Just like the elves in Santa’s workshop, Congress has been busy this winter season! Among the chaos, three bills with the potential to impact small business Federal government contractors have been percolating. The first and third bill propose amendments to laws already in place covering surviving spouses of SDVOSB owners and the Department of Homeland Security’s Mentor-Protege Program, while the second bill proposes an entirely new SBA program for small businesses geared toward promoting research and development efforts. Here’s our brief summary of each bill:
H.R. 499: Service-Disabled Veterans Small Business Continuation Act
H.R. 499 was introduced November 14. If passed, this bill would impact the Small Business Act’s definition of “small business concern owned and controlled by service-disabled veterans” (located at 15 U.S.C. 623(q)). It would specifically alter the treatment of surviving spouses of SDVOSB owners. Under the bill, if a service-disabled veteran owner had a “service-connected disability rated as 100 percent disabling or who dies as a result of a service-connected disability,” and their ownership percentage in the SDVOSB passed to their spouse upon their death, the spouse may continue to operate the business as an SDVOSB for up to 10 years (if they do not remarry or relinquish the ownership percentage). If, however, the “service-connected disability rated as less than 100 percent disabling” and the service-disabled veteran owner did not die from the service-connected disability, a surviving spouse could continue to operate the business as an SDVOSB for three years.
Currently, the law only permits surviving spouses of SDVOSB owners with 100 percent disabled service-connected disabilities to continue to operate the business as an SDVOSB for any period of time. This bill, however, would allow surviving spouses of only partially disabled owners to continue operation as well, albeit for a shorter duration. As of this week, the bill has been voted on by the House and referred to the Senate Committee on Small Business and Entrepreneurship.
H.R. 5348: Small Business Innovation Voucher Act of 2019
H.R. 5348 was introduced to the House on December 6th. This bill would require the SBA to establish the “Innovation Voucher Grant Program.” Under the program, the SBA’s Administrator would be able to provide small businesses grants for purchases made from institutions of higher education or nonprofit research labs, institutions, or other similar organizations “necessary to carry out projects to advance research, development, or commercialization of new or innovative products and services.” The bill dictates how the SBA should review grant applications, including evaluation considerations and priority for certain types of small businesses. Each grant would be between $25,000 and $100,000, with $10 million appropriated to the SBA each year from 2020 to 2024 to carry out the Program.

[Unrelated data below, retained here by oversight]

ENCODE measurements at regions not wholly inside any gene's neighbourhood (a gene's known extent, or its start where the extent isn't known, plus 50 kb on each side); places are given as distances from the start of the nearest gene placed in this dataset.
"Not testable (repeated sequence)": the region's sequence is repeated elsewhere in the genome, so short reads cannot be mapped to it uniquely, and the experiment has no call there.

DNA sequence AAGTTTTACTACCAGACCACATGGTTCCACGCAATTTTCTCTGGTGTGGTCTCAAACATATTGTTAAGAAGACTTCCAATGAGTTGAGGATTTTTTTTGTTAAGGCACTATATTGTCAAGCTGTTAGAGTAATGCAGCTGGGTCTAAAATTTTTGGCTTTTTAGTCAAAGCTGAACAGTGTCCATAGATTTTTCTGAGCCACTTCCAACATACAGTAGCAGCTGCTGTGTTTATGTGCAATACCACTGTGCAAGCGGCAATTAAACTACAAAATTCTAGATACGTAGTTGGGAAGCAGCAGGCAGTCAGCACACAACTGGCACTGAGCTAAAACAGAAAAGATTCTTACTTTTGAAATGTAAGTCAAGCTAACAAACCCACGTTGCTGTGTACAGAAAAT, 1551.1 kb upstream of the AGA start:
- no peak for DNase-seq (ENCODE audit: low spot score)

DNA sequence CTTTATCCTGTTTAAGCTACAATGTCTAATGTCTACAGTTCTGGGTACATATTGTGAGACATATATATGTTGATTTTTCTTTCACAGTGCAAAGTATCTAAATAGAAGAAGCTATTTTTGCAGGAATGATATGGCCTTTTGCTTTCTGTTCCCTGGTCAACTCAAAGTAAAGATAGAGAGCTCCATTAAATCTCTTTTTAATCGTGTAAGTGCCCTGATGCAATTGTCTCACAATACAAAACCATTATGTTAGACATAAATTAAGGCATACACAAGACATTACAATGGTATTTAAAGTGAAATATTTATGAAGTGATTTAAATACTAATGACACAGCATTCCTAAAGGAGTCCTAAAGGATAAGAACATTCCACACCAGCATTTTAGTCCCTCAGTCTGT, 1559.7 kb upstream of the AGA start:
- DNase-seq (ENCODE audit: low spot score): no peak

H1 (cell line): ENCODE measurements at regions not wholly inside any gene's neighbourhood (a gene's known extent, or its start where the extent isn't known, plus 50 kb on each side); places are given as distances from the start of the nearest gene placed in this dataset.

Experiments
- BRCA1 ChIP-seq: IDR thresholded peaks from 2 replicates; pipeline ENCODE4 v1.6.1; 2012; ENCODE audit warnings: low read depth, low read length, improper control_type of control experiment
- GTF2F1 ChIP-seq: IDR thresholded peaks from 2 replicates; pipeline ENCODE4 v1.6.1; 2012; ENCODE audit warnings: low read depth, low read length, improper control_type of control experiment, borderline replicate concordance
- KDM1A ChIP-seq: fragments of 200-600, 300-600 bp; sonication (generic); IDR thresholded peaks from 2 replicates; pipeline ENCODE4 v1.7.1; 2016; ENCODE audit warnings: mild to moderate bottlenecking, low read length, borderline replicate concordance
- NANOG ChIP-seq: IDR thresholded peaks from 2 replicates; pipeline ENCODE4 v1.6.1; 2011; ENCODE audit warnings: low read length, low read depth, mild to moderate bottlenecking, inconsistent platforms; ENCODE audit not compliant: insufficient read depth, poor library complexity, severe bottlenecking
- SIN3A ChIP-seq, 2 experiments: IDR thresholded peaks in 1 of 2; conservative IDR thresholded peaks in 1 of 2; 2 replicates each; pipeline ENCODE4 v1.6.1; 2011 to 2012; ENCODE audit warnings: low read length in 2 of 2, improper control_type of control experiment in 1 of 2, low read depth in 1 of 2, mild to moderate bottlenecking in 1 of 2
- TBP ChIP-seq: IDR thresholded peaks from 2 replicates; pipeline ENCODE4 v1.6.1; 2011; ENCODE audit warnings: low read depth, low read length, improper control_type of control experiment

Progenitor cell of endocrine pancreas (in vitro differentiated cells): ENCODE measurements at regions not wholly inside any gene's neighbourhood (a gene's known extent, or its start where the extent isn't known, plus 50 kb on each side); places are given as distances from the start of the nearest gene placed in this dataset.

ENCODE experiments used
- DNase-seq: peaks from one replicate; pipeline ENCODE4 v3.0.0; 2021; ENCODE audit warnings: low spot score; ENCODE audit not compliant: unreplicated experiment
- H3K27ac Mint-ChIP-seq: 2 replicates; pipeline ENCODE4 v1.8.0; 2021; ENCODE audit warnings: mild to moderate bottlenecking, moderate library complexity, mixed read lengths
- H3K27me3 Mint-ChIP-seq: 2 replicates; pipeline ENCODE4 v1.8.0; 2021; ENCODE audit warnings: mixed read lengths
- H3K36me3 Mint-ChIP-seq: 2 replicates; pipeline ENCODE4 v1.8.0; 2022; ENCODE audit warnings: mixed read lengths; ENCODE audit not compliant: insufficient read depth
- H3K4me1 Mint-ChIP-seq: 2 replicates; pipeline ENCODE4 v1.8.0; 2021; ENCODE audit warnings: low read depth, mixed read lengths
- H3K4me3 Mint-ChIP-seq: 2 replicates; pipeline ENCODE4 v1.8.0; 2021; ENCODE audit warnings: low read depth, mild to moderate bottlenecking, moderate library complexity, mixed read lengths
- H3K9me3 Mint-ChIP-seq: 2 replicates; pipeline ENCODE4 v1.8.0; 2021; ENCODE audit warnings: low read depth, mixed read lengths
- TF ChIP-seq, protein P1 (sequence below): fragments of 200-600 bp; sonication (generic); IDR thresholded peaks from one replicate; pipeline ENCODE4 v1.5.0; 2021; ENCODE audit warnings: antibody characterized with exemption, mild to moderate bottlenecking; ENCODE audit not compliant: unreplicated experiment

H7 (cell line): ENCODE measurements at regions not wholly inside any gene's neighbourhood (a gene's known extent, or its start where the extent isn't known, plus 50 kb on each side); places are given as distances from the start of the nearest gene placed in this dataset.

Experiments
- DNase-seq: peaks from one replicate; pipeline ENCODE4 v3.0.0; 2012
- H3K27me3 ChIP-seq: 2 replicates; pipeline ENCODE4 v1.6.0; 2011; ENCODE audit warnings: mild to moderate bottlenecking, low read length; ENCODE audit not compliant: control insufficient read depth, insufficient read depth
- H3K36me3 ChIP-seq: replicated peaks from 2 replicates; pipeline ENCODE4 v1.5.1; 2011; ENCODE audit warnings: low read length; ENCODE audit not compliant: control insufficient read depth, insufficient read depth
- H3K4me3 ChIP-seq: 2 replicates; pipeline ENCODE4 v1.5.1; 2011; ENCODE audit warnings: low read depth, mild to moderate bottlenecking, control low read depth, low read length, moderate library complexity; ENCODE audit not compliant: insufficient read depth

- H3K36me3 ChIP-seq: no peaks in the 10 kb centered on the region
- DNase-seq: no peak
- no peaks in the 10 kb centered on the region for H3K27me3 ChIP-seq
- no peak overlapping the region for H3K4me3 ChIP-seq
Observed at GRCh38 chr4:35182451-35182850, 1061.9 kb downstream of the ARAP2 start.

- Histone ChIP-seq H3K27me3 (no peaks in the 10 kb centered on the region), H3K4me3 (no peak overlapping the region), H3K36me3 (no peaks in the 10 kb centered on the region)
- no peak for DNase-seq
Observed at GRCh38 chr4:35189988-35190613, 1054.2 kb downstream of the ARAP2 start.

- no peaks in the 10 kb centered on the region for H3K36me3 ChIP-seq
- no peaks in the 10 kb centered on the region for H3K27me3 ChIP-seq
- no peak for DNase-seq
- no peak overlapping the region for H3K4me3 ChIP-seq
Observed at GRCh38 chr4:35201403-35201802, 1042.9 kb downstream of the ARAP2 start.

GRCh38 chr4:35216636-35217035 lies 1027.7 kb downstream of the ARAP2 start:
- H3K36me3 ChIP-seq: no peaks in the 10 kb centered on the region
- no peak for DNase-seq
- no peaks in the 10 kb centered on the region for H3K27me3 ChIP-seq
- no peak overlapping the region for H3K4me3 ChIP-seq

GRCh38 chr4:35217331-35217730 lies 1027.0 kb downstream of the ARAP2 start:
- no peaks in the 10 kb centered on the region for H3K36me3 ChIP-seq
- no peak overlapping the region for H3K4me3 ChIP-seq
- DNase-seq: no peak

Passing this bill would create the very first federally funded innovation voucher program. Representative Jason Crow (CO-06) , who introduced the bill along with Representative Tim Burchett (TN-02), emphasized the importance of the bill. “Ensuring a dynamic marketplace of ideas,” said Rep. Crow, “begins with a diversity of businesses working together to build the next generation of technology.” The bill is currently awaiting a vote by the House and has been referred to the House Committee on Small Business.
H.R. 4727: Department of Homeland Security Mentor-Protege Program Act of 2019
Finally, H.R. 4727 was introduced on December 10. Passing this bill would permit the Department of Homeland Security to officially establish its own Mentor-Protege program, in line with a number of other agencies (including the SBA, DoD, and others).
Though DHS’s Mentor-Protege Program has existed since 2003, it’s rules hadn’t been fully codified. This bill would require the DHS to put more details about the program and its requirements on the books. Currently, the bill has passed by the House and is now sitting in the Senate Committee on Homeland Security and Governmental Affairs.
SmallGovCon‘s authors aim to keep you in the know about all things impacting small business government contracts. Keep checking in for updates on these bills, or contact us with your questions about them!
*Preliminary research for this blog post was conducted by Associate Attorney Robert Kampen.